Mullis said then that the completion of the characterization work sets up the cleanup program to demolish Y-12’s Biology Complex when funds become available.
“Our goal is to eventually take down this 1940s-era complex, which will eliminate safety risks and provide land for Y-12 to continue its important national security missions,” Mullis said.
On Friday, Mullis said many of the hazardous materials have been removed. Although some radiological hazards remain, most of the remaining hazards are industrial hazards such as asbestos, heavy metals, chemicals, and bird and bat droppings, Mullis said. The Biology Complex is a collection of buildings connected by walkways, and parts of the buildings are collapsing, Mullis said.
The characterization work completed in April was part of DOE’s Excess Contaminated Facilities Initiative, an effort to reduce risks and stabilize facilities not scheduled for near-term demolition.
DOE said there are eight remaining Biology Complex buildings of almost 350,000 square feet total. They are owned by DOE’s Office of Science but at Y-12. They have been vacant since the early 2000s.
In April, DOE said the complex’s characterization results showed significant amounts of asbestos and other wastes, such as polychlorinated biphenyls, or PCBs. That’s similar to what has been found at many other facilities built in the 1940s, DOE said. Workers also found radiological constituents in some buildings.
DOE said then that the characterization results verified that six of the buildings could be disposed in the Y-12 sanitary landfills because they do not contain radiological contamination. The remaining two will be disposed in the Environmental Management Waste Management Facility west of Y-12 on Bear Creek Road.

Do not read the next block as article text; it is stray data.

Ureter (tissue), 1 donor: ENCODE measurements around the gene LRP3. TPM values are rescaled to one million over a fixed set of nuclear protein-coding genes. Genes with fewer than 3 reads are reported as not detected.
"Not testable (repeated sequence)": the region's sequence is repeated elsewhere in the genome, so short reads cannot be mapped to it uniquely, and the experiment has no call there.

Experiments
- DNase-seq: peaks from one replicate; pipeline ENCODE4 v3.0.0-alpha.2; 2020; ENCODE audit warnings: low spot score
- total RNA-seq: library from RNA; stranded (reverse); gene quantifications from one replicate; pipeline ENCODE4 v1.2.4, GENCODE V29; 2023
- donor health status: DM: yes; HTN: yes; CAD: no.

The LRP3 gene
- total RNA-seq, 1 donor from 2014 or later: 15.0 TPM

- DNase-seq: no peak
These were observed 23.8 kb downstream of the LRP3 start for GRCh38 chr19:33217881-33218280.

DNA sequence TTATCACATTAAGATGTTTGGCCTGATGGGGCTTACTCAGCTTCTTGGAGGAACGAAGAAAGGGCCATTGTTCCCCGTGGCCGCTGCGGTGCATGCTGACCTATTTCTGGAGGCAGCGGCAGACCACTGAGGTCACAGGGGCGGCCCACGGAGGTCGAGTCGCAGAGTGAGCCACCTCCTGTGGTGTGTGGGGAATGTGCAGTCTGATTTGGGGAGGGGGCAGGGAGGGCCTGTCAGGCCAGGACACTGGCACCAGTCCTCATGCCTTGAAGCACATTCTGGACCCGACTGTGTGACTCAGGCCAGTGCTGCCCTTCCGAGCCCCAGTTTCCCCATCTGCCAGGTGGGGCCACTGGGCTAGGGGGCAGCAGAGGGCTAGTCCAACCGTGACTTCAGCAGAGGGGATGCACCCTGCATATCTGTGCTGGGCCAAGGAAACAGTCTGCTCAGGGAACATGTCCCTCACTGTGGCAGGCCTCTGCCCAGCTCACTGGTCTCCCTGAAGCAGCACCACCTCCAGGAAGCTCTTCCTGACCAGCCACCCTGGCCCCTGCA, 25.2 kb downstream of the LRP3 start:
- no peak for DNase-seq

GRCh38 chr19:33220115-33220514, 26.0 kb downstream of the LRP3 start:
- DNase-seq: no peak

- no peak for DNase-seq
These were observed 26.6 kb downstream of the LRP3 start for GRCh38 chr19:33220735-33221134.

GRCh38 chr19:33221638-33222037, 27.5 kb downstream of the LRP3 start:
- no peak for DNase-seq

The Biology Complex was originally built to recover uranium from process streams. It later housed DOE’s research on the genetic effects of radiation from the late 1940s. The facilities once housed more individuals with doctorates than anywhere in the world, according to the U.S. Department of Energy.
Mullis said the undetermined portion of the $225 million proposed by the Trump administration for high-risk, excess facilities at Y-12 would be in addition to the $390 million requested for other Oak Ridge cleanup work. That additional work includes continued deactivation and demolition of remaining facilities at East Tennessee Technology Park, continued preparation of Building 2026 to support the processing of the remaining U-233 material at Oak Ridge National Laboratory, and to support activities for the planned Mercury Treatment Facility at Y-12 National Security Complex, among other projects.
It’s not clear what the total funding for Oak Ridge would be, but Mullis said it would be in line with previous years.
“This is in line and actually more supportive of cleanup in Oak Ridge than some of the previous budgets,” Mullis said. “This administration is certainly supportive of cleanup here.”
It’s not clear whether it helped that Sue Cange, a former Oak Ridge cleanup manager, was DOE’s acting EM assistant secretary in Washington, D.C., at the time that the budget was presented to Congress in May.
There is still additional work to do before a funding agreement is reached, including having the House and Senate pass their bills.
For now, DOE is planning to the president’s budget.
More information will be added as it becomes available.